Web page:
Wendy, you know I feel you, here. Autoimmune diseases and more particularly, their storms, are sheer hell on earth. Been down that road. But your current tangle of multiple organ systems being under fire would daunt most, yet you rise above it and still go forward. You are an inspiration.
I do believe that we both had that same trigger of our creative skills either beginning or being rekindled due to being hit broadside by these autoimmune diseases. It just does something to a person. Perhaps that sense of mortality? Perhaps a feeling of utter helplessness in the face of an incurable, unpredictable, painful AF disease?
Sarcoidosis is a really rough one. I’m hoping that’s not what this is, Wendy. At this time, I’m sitting on a bunch of new diagnostic test orders that I haven’t had the guts to act on. I know what they’re for, and I’m truly terrified this time. So I just tell myself that it cannot be happening. I’m chicken $#1T. ?

Wednesday Avatar

Nance: you are not chicken sh*t. Grasshopper: sometimes dealing with something scary or threatening involves not coping. A dear friend of mine put it to me this way (She has a Ph.D in psych and is a breast cancer dealing with chronic retinal detachment issues). : take it in little pieces at your own pace.
During stressful stages in our lives, we can’t always cope with everything all at once. It is difficult not to feel panic in the face of bad news, invasive procedures, long drawn out testing..etc.etc… But you have the power and can give yourself the luxury of dealing with it when you feel strong enough to do so. You’ve earned it. Big hugs to you!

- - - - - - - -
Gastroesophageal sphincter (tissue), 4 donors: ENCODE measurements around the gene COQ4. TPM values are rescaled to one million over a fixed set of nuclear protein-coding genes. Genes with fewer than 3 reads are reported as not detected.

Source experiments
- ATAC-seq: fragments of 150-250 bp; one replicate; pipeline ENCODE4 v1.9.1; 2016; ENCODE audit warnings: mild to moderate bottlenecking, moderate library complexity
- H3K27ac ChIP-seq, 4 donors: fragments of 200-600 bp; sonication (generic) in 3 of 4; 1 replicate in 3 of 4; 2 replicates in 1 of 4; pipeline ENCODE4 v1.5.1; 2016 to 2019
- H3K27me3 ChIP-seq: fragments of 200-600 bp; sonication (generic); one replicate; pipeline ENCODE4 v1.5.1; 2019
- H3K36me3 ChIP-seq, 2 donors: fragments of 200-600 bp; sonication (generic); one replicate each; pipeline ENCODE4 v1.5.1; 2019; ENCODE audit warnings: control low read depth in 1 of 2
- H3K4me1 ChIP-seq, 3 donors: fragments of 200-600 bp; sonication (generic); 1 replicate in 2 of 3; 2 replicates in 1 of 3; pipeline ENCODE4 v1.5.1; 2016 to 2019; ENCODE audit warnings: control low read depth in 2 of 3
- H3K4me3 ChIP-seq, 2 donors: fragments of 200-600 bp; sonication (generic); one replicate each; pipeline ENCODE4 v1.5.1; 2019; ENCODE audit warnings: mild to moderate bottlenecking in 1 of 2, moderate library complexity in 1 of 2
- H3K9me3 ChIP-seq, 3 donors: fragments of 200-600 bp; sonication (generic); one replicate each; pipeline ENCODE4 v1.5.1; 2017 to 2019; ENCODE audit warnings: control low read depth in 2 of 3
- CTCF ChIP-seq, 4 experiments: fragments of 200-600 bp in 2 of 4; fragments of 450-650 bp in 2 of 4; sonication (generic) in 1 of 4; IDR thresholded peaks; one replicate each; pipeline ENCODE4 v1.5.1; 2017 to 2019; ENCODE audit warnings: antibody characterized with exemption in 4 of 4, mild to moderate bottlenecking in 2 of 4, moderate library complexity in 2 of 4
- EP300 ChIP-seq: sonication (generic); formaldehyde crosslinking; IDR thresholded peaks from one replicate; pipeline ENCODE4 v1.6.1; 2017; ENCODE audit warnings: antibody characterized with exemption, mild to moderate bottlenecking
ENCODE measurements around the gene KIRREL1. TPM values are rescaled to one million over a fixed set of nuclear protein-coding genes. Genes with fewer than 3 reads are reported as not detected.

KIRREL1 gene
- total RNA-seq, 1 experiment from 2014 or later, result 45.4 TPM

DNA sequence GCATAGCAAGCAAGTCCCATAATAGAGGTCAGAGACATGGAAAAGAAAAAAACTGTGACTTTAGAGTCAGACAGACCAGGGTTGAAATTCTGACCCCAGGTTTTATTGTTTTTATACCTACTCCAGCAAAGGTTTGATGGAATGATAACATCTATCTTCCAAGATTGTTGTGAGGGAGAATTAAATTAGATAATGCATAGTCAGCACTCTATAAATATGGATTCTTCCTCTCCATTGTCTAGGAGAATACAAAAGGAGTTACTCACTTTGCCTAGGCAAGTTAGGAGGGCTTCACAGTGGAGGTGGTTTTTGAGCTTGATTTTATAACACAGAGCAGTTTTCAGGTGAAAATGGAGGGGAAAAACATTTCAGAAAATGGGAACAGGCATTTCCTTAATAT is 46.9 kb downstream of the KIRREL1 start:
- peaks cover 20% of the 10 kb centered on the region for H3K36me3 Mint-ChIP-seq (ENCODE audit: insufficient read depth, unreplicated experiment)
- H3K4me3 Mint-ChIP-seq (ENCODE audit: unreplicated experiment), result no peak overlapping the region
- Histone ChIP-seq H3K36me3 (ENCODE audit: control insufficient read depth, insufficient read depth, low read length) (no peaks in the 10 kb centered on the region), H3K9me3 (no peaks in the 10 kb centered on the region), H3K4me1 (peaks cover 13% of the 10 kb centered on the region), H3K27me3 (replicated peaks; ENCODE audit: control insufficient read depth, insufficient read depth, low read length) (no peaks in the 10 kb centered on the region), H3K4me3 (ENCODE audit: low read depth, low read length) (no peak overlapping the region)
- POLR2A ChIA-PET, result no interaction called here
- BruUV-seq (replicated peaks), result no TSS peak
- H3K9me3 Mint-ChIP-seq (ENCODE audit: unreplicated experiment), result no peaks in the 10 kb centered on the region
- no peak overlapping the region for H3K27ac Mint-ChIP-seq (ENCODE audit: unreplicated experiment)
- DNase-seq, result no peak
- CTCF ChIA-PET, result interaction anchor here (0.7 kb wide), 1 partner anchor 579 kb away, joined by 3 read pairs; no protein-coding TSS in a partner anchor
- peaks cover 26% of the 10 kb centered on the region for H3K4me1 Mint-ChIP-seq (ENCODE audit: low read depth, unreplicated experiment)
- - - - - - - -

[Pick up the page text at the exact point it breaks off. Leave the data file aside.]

LindaP Avatar

Nancy T,

You are not chicken shit. I was in the throes of severe afib that came one shortly after my husband had a bicycling accident where he almost died. I was so not ready to deal with my new heart issue. (Everyone has “palpitations” with a heart beat of 223 bpm, right?)

I waited. And waited. And did my last Ironman triathlon in the total throes of afib. How I didn’t DIE out there is a miracle. Still, I waited.

I will say that if I would have made myself go sooner, made myself “ready” to deal with this, the outcome would have been less complicated. I let it go because I was scared and overwhelmed, but it did not go away — it just got more severe and harder to deal with.

I know I don’t know you, and it’s not my place in a makeup forum, but really assess if waiting is truly the most courageous thing to do It very well may be. But if it isn’t, nipping issues sooner can be greatly helpful in the long run.

Katherine T. Avatar

Nancy, I hope you get those tests done soon, don’t wait too long, as problems can get worse. And sometimes not knowing is the worst. And once you know the problem, then hopefully they can find a treatment or solution. I’m hoping the best for you.

Nancy T Avatar

Rachel, I am just going to grab up all the Doc orders for the more specialized blood tests and hip xray, and go for it. Realizing that depending on those, results, I will likely face a bone marrow biopsy. But for there to be a hope of being there for my family, I have got to just throw myself into it and get answers. No matter what those answers may be. Where there is life there is hope.